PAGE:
Vanda Electrics, an e-mobility company under home-grown Wong Fong Engineering Works, has unveiled the Dendrobium, an exotic electric car capable of 0-100km/h acceleration in 2.7 seconds and a top speed in excess of 321km/h (theoretically).
Vanda Electrics’ technical partner in the ambitious project is UK-based Williams Advanced Engineering, which took the Dendrobium idea from Singapore drawing board to Geneva motor show booth.
The British firm of Formula One fame has specified a pair of inboard-mounted Yasa motors per axle, a single-speed gearbox/differential at the front, a multi-speed gearbox/differential at the rear, and lithium batteries based on Formula E technology (Williams is the sole supplier of racecar battery systems for the championship series).
Other features of the 1750kg Dendrobium include carbon bodywork, a composite monocoque chassis, exposed double- wishbone suspension, carbon-ceramic brakes, an aerodynamic floor and a rear double diffuser.
The roof and doors are designed to open in a synchronised style – resembling a dendrobium orchid in bloom – to reveal a dramatic two-seater cockpit with a digital dashboard, hexagon-shaped buttons, Scottish leather upholstery and plenty of carbon fibre.
Larissa Tan, chief executive of Vanda Electrics, said: “This electric hypercar may just be a concept for now, but we have every intention of putting it into production.”
812 IS SUPERFAST
The latest Prancing Horse is powered by a naturally aspirated 6496cc V12 with 800bhp, 718Nm and a redline of 8900rpm.
Ferrari’s F1 7-speed dual-clutch transmission works in concert with cutting- edge mechatronics (including the marque’s first application of electric power steering) and leading-edge aerodynamics to make the 812 Superfast super-shiok to drive.
The cabin is another work of automotive art from the Italian artisans in Maranello, with a “strong and smooth engine sound inside in all driving conditions”.
A high-end audio system with 12 speakers and a 1280-watt amplifier provides an alternative to the uplifting orchestral music played by the V12 motor. The cockpit is also equipped with a telemetry system derived from the one in the LaFerrari hybrid hypercar.
Even more powerful than the F12berlinetta, the 812 Superfast is the fastest Ferrari road car in regular production – zero to 100km/h in 2.9 seconds, 100km/h to 200km/h in another 5 seconds, and a maximum velocity of 340km/h.
720S IS SUPERFAST, TOO
The first model in McLaren’s second-generation Super Series is as quick as the Ferrari 812 Superfast – zero to 100km/h in 2.9 seconds, 100km/h to 200km/h in another 4.9 seconds, and a maximum velocity of 341km/h.
The replacement for the 650S is lighter, faster and even better to drive, powered by a 4-litre twin-turbo V8 with 720bhp (hence the model name) and 770Nm. Compared to the company’s existing 3.8-litre V8, 41 percent of the 4-litre engine’s componentry is new.
The 720S has a new carbon fibre tub called McLaren Monocage II and a chassis that uses alloys extensively. This structure is clothed in striking styling, which includes dihedral doors with a unique “double-skin” aerodynamic form that channels air to the high-temperature radiators cooling the mid-mounted engine.
Taking centre stage in the cockpit, which is decorated with fine leather and machined aluminium, is an apparently revolutionary interface with a folding driver display and central infotainment screen.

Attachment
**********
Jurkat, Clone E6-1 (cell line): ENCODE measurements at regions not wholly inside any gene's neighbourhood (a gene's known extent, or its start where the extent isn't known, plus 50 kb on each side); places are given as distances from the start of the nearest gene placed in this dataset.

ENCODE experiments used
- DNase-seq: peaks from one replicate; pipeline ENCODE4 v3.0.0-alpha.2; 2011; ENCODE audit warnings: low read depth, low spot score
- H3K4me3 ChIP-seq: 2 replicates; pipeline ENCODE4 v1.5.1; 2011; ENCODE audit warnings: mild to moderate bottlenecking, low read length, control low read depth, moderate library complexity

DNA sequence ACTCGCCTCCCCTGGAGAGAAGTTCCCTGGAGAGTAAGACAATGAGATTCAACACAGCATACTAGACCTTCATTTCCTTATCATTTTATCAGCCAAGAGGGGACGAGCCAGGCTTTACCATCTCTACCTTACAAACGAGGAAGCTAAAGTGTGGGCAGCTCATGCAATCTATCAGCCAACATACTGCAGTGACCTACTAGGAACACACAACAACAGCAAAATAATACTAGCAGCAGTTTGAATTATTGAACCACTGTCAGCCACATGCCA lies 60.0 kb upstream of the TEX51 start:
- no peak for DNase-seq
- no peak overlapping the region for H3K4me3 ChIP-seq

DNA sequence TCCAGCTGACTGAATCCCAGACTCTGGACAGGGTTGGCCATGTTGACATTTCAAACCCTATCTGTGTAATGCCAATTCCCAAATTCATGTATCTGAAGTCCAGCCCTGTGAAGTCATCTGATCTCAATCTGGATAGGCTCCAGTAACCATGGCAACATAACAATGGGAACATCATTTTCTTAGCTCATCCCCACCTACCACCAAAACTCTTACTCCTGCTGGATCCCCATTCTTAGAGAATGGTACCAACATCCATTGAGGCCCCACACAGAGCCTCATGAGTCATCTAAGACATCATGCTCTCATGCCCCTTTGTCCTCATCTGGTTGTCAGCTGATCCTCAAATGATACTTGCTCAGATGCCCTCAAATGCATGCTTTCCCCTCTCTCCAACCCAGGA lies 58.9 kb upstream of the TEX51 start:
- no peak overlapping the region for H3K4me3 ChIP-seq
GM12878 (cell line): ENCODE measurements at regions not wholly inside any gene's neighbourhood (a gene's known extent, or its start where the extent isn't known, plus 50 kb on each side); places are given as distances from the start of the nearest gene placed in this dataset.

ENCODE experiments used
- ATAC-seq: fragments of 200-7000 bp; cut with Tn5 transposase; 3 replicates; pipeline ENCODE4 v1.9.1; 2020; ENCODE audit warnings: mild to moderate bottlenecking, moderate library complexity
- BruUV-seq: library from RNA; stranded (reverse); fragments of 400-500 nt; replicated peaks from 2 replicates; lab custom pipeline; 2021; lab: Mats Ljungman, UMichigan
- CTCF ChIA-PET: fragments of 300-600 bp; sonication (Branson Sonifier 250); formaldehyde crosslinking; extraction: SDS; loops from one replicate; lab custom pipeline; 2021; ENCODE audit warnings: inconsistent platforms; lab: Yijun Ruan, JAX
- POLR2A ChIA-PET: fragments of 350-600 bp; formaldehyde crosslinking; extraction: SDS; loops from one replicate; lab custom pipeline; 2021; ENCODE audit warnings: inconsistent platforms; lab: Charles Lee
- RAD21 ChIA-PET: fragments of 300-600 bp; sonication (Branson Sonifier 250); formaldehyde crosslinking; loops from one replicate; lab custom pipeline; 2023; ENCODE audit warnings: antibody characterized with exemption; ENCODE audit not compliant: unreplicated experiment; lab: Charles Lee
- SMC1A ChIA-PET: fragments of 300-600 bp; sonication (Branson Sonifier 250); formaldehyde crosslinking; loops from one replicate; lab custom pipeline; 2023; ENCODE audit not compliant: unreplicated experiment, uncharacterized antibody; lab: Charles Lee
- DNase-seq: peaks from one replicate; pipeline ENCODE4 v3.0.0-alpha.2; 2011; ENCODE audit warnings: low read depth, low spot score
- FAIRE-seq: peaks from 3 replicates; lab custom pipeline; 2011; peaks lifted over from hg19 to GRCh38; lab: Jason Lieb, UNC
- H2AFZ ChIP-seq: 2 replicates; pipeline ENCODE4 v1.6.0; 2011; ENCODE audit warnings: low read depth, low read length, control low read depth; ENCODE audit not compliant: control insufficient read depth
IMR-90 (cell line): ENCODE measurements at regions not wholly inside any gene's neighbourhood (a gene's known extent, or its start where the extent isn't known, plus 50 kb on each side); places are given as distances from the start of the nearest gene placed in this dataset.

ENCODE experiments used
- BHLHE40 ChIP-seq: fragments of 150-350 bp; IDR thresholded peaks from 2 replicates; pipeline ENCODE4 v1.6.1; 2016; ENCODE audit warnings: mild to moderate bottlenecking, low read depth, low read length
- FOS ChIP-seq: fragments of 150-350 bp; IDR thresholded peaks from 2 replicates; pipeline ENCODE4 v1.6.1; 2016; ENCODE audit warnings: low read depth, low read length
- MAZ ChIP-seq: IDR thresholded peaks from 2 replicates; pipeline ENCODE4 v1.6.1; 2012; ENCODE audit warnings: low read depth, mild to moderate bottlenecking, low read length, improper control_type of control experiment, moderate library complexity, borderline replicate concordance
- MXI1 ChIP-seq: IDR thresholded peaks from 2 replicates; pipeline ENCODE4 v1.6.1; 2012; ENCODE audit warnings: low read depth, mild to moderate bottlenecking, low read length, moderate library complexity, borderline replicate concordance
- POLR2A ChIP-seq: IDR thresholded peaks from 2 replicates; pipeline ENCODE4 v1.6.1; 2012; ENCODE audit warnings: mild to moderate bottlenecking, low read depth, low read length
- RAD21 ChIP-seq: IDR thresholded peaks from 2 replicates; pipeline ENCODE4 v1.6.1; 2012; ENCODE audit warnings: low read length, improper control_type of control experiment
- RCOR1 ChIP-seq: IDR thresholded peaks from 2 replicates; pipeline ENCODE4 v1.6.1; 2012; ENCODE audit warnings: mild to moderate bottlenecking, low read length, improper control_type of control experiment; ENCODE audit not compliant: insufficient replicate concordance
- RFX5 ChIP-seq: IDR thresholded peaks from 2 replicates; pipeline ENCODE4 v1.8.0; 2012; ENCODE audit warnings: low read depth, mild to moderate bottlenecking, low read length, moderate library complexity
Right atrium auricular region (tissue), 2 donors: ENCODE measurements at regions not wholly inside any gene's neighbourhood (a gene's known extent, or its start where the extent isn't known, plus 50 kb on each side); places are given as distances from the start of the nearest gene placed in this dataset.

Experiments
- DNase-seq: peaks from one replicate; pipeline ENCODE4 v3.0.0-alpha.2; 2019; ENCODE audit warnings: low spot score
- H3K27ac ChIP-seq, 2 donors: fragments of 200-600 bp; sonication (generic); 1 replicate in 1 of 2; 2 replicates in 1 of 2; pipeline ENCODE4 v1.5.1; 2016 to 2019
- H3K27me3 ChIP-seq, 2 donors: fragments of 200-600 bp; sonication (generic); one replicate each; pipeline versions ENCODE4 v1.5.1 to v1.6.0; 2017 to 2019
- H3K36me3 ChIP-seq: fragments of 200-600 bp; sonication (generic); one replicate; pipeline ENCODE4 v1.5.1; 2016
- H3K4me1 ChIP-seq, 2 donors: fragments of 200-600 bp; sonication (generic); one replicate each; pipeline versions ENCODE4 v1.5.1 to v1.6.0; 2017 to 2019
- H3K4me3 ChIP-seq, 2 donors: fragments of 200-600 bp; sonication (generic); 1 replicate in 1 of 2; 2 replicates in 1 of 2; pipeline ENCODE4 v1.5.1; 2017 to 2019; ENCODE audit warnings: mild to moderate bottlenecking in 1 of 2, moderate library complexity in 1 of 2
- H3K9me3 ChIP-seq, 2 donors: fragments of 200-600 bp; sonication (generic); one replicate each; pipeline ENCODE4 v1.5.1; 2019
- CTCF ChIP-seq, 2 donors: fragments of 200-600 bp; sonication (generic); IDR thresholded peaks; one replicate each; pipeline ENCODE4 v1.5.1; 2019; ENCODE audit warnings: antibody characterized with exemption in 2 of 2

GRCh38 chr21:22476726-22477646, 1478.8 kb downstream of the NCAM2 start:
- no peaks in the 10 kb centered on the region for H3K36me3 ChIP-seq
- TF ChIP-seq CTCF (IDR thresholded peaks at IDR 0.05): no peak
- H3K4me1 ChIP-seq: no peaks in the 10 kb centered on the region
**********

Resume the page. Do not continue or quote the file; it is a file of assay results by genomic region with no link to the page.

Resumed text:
The 10th-generation Honda hatchback has been heated in a red automotive microwave and the result is another Type R to rev up boyracers when it reaches Singapore.
The body is a controlled explosion of spoilers, vortex generators and air curtains, with the visual aggression accompanied by an excellent balance between lift and drag. Naturally, the exterior’s flashes of racy red are repeated in the cabin.
The torsional stiffness has been increased by 38 percent vis-a-vis the previous Civic pocket rocket, while the handling capability has been improved by the revised front geometry and high-rigidity rear arms of the suspension.
The turbocharged VTEC 2-litre hot hatch produces a punchy 320bhp and 400Nm, put through a precise 6-speed manual gearbox with rev match control. The exhaust gases exit through triple tailpipes. Selectable on-demand driving modes (Comfort, Sport, +R) tweak the adaptive damping, steering force, gearshift feeling and throttle response to make the new Civic Type R race as intended by the driver.
SMALL LIMO, BIG HEART
Rolls-Royce has created a bespoke Motor Car called SRH for the Pediatric Day Surgery Unit of St. Richard’s Hospital in the marque’s home town of Chichester.
The well-appointed little limousine allows children awaiting surgery to drive themselves to the operating theatre, through hospital corridors lined with “traffic signs”, and aims to reduce the child patients’ stress.
The SRH has a top speed of 16km/h, “achieved in seconds courtesy of power derived from a 24-volt gel battery that propels the car with the same whisper-quietness as Rolls-Royce’s magnificent V12 engines”.
DISCOVERY OF A HERO
Land Rover has built a customised version of the latest Discovery SUV to serve as an advanced command vehicle for the Austrian Red Cross.
Called Project Hero, the special support car comes with its own roof-mounted drone, which is able to land while the vehicle is in motion, perhaps en route to a disaster area. The bird’s-eye-view footage transmitted from the airborne drone would help emergency response teams to carry out their life-saving missions more effectively.
The 3-litre turbo-diesel 6-cylinder Project Hero is also equipped with a heavy-duty sliding boot floor, a segregation panel behind the rear seats, additional tool-mounting points, extra LED lights, multiple-frequency radio sets and numerous on-board power points which accept a variety of plugs from different regions.